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1. Pregnancy and Oral Health

Contributed by:

Dr. Wong Foot Meow


Changes in Pregnancy

Having a baby is a happy event. However every part of a women's body is affected by pregnancy including the teeth and gums. Changes in a women's body especially hormonal changes may affect her oral health as the altered level of hormones ( oestrogens and progesterones ) may make it easier for bacteria to grow which can lead to gum problems. Many women and their dentists have reported this connection for years. More research is needed to explain what exactly is going on but there is little dispute that some women's oral health suffers during menstruations, in pregnancy, menopause and oral contraceptive use. The old wives tale of "losing a tooth per pregnancy" does not hold because with proper care and attention, a women can maintain a healthy dentition for a lifetime.

Dental Health and Pregnancy

Apart from other bodily changes directly related to pregnancy, 60 to 75% of pregnant women will experience increased gingivitis, beginning in the second or third month of pregnancy, which increases in severity through the eight months and begins to decrease in the ninth month. This condition known as pregnancy gingivitis is characterized by swelling, bleeding and redness in the gum in response to only small amounts of plaque or calculus. In addition the pyogenic granuloma ( pregnancy epulis or pregnancy tumour ) of pregnancy is well recognised. There are growths at the gum margins which sometimes enlarge to substantial size and bleeds easily on trauma necessitating surgical removal.

Morning sickness, food cravings and general malaise during the first Trimester can result in poor oral health resulting in fresh caries in certain susceptible teeth.

Pregnancy - related oral care problems can be prevented or controlled by good oral hygiene habits. Notify your dentist when you find out that you are pregnant because the dentist may schedule more frequent cleanings, reinforce brushing and flossing habits or recommend products like oral irrigation or mouth rinses that will help ensure you are getting a good cleaning at home.

It is advisable to reschedule any elective medical or dental treatment during the first trimester of pregnancy where the body systems and organs of the foetus is starting to form. To protect you and the foetus from unnecessary drugs or x-rays, your dentist can schedule elective procedures during the second trimester where the foetus is less vulnerable ( and you are likely to be more comfortable ) than in the late stages of pregnancy. Should there be a history of miscarriage it may be advisable to delay treatment ( within reason ) until after you deliver.

If there's an emergency, dental X-rays are permissible because of the low doses of radiation used. Wearing a lead apron will further insulate the baby from exposure. Request your dentist to use ass little local anaesthetic as possible to limit the foetus exposure to chemical and to substitute safer alternative drugs known to be detrimental to the developing foetus.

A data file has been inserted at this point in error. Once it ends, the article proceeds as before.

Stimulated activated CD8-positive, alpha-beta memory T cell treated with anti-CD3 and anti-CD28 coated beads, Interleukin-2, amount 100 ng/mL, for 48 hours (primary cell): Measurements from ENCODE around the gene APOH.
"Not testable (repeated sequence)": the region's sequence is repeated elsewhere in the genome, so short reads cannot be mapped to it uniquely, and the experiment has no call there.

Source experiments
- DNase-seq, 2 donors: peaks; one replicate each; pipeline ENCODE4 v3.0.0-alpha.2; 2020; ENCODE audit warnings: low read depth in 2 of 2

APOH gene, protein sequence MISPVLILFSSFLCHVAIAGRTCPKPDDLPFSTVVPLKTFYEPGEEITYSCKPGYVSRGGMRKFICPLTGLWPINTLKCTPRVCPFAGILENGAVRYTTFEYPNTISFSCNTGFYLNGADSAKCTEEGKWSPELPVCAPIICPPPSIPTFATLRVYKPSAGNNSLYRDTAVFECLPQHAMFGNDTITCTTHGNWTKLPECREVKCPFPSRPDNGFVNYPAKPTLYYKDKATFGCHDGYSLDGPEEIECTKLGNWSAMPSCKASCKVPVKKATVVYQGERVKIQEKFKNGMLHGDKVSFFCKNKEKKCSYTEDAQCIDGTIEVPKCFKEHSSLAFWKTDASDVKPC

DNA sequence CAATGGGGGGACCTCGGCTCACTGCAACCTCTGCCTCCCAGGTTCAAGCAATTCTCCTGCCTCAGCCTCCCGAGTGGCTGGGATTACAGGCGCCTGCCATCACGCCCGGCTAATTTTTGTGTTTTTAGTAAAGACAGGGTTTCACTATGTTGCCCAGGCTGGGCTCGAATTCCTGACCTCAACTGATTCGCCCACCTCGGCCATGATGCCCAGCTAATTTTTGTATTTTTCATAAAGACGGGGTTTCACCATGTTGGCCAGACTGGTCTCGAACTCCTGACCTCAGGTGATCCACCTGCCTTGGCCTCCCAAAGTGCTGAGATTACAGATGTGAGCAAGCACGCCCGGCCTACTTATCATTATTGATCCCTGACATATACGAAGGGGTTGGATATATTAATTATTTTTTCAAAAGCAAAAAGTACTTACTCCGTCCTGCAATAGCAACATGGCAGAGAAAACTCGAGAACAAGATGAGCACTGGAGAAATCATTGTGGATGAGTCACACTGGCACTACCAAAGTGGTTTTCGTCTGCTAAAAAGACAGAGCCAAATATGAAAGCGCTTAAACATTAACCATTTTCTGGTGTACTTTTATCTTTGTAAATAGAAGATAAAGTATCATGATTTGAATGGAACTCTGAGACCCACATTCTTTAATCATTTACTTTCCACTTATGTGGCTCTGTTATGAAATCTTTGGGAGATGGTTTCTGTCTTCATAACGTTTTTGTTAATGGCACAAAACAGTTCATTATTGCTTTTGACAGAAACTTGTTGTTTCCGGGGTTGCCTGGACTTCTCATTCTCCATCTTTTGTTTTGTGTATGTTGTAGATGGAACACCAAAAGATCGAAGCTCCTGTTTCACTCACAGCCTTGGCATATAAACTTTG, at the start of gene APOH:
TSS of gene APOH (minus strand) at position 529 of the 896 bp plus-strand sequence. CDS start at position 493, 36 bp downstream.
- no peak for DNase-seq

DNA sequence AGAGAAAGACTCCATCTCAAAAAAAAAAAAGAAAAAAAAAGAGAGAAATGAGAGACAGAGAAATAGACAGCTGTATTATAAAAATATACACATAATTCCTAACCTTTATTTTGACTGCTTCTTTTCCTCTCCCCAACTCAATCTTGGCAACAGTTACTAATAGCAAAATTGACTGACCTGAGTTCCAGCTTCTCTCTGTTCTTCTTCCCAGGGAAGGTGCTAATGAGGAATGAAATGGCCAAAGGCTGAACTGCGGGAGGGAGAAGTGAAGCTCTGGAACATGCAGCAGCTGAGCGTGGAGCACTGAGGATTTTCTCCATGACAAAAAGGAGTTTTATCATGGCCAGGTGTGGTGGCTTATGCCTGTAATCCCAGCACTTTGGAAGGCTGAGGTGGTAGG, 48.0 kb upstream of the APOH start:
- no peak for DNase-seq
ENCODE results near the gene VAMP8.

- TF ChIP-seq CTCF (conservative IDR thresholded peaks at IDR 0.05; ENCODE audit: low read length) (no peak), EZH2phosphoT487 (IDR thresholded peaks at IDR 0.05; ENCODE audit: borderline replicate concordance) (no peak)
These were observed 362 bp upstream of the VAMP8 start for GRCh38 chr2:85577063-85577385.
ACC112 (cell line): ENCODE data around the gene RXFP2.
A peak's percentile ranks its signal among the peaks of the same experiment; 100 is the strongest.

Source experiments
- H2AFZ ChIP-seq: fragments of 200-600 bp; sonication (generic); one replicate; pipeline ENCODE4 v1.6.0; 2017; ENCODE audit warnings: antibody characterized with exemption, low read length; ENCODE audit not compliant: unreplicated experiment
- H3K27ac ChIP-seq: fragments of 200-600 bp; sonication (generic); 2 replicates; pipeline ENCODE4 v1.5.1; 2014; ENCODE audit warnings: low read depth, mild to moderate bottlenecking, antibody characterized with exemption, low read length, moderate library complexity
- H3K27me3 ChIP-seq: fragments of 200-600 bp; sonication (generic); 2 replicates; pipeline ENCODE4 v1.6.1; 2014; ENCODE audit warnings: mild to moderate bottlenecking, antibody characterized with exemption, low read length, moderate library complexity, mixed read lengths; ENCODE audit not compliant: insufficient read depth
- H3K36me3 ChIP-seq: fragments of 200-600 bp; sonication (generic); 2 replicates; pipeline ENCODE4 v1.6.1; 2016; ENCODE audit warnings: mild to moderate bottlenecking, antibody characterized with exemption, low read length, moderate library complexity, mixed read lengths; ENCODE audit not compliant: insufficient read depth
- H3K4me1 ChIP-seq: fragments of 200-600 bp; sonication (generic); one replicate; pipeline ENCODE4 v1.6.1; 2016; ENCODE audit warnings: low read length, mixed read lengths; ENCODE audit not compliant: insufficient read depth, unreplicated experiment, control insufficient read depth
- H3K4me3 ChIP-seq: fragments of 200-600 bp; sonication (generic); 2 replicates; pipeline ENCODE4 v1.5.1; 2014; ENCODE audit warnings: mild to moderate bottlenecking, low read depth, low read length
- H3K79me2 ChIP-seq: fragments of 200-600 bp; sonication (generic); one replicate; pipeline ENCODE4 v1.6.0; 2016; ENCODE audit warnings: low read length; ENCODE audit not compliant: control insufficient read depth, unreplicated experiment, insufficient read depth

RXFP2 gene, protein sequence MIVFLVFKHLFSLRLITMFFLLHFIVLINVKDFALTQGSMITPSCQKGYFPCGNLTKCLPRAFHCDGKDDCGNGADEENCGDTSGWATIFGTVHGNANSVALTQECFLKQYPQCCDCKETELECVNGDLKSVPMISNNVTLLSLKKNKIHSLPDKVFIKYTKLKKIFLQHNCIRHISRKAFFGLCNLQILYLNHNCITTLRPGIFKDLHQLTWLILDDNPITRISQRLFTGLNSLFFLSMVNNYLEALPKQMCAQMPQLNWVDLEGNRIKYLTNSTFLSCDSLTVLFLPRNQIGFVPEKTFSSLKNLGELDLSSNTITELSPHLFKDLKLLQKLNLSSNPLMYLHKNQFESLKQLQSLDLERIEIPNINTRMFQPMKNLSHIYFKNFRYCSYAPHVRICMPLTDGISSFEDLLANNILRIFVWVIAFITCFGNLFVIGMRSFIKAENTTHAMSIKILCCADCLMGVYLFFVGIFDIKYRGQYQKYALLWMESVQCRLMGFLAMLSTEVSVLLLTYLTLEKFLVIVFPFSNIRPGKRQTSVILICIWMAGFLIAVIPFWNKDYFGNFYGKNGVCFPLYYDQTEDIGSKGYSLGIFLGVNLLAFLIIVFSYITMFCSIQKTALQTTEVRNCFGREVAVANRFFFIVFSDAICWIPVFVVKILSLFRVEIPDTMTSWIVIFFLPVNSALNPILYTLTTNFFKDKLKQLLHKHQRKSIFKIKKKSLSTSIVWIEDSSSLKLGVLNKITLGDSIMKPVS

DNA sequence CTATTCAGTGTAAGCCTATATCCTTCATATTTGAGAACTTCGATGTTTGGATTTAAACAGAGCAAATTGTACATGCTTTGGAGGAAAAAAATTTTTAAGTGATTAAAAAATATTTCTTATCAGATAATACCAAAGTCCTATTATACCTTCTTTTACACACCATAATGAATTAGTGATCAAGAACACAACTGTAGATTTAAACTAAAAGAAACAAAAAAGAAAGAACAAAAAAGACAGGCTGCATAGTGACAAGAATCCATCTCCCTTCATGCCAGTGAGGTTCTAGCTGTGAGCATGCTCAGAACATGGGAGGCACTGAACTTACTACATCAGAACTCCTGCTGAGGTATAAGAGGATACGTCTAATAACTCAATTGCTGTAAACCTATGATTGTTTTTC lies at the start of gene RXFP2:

Studies have shown that a mother-to-be's nutrition is important to the baby's oral and facial development. A pregnant women's diet should include sufficient amounts of nutrients especially Vitamin A, C and D with Calcium, Phosphorus and the recommended amount of protein. This is taken over and above a normal balanced diet with plenty of fruits, vegetables and fibre.

A recent study indicated that gum infections in a pregnant woman may lead to a seven fold increase in the risk of delivering a premature low birth weight baby. There is a suggestion that untreated periodontal disease may account for a large number of unexplained premature deliveries.

Tip Top Tooth Care

Most patient with neglected mouths including some pregnant women blame their poor oral condition with the following common excuses.

  1. I don't have time for the whole brush-and-floss routine.
  2. My mouth hurts when I brush.
  3. I am too embarrassed to brush in publish rest room after lunch. Flossing hurts and is too awkward for me.
  4. The taste of toothpaste turns my stomach.
  5. I don't feel well and I have jaw pain that prevents me from opening wide enough to floss and brush my back teeth. Please see your dentist who will resolve all these issues in no time at all.

Food for Healthy Teeth

Some food can boost your dental health and help prevent tooth decay, gum disease and other problems. Eating more of the following foods cannot substitute for daily brushing and flossing plus your annual visit to the dentist but they can certainly help to keep your mouth healthy.

  1. Crisp juicy apple or other raw crunchy fruits and vegetables.
  2. Spicy edibles that make your mouth water e.g.. chillies.
  3. Carrots which are rich in beta carotene.
  4. Plain non fat yoghurt - rich in calcium for healthy bones and teeth.
  5. Low fat cheese after a sugary snack. These products can neutralize cavity causing acids.

Food for Healthy Teeth

Over and above the recommendations made earlier, remember the following for an uneventful pregnancy.

  • Balanced diet with plenty of fibre, low calories and low fat regime.
  • Brush your teeth twice a day.
  • Floss after every meal.
  • Visit your dentist annually.


Malaysian Dental Association shall ensure that the collection, use and disclosure of your personal data is consistent with the Malaysian Personal Data Protection Act 2010 ( 'PDPA' ). It is acknowledged that personal data collected and processed is obtained voluntarily and with your consent.

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